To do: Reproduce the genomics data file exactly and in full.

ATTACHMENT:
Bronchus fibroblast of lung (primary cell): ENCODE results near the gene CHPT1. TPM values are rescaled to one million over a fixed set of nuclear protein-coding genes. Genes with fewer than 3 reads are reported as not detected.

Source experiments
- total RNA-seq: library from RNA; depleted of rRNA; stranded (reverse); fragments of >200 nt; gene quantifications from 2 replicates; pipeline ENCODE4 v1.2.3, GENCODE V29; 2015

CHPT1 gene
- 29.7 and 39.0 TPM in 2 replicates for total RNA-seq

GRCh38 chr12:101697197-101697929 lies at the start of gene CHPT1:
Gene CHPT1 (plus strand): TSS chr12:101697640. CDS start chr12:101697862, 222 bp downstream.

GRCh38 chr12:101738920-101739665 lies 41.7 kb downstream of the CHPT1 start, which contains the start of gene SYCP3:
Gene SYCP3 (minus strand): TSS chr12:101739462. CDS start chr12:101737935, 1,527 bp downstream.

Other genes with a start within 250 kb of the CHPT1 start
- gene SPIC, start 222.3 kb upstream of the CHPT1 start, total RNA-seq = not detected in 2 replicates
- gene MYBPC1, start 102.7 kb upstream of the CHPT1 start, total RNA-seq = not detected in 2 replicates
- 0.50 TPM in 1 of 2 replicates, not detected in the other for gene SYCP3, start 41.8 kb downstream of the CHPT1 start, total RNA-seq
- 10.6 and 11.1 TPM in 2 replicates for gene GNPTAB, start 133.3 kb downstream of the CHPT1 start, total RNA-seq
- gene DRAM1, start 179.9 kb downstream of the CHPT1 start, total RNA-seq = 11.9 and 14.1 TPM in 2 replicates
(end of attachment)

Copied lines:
Bronchus fibroblast of lung (primary cell): ENCODE results near the gene CHPT1. TPM values are rescaled to one million over a fixed set of nuclear protein-coding genes. Genes with fewer than 3 reads are reported as not detected.

Source experiments
- total RNA-seq: library from RNA; depleted of rRNA; stranded (reverse); fragments of >200 nt; gene quantifications from 2 replicates; pipeline ENCODE4 v1.2.3, GENCODE V29; 2015

CHPT1 gene
- 29.7 and 39.0 TPM in 2 replicates for total RNA-seq

GRCh38 chr12:101697197-101697929 lies at the start of gene CHPT1:
Gene CHPT1 (plus strand): TSS chr12:101697640. CDS start chr12:101697862, 222 bp downstream.

GRCh38 chr12:101738920-101739665 lies 41.7 kb downstream of the CHPT1 start, which contains the start of gene SYCP3:
Gene SYCP3 (minus strand): TSS chr12:101739462. CDS start chr12:101737935, 1,527 bp downstream.

Other genes with a start within 250 kb of the CHPT1 start
- gene SPIC, start 222.3 kb upstream of the CHPT1 start, total RNA-seq = not detected in 2 replicates
- gene MYBPC1, start 102.7 kb upstream of the CHPT1 start, total RNA-seq = not detected in 2 replicates
- 0.50 TPM in 1 of 2 replicates, not detected in the other for gene SYCP3, start 41.8 kb downstream of the CHPT1 start, total RNA-seq
- 10.6 and 11.1 TPM in 2 replicates for gene GNPTAB, start 133.3 kb downstream of the CHPT1 start, total RNA-seq
- gene DRAM1, start 179.9 kb downstream of the CHPT1 start, total RNA-seq = 11.9 and 14.1 TPM in 2 replicates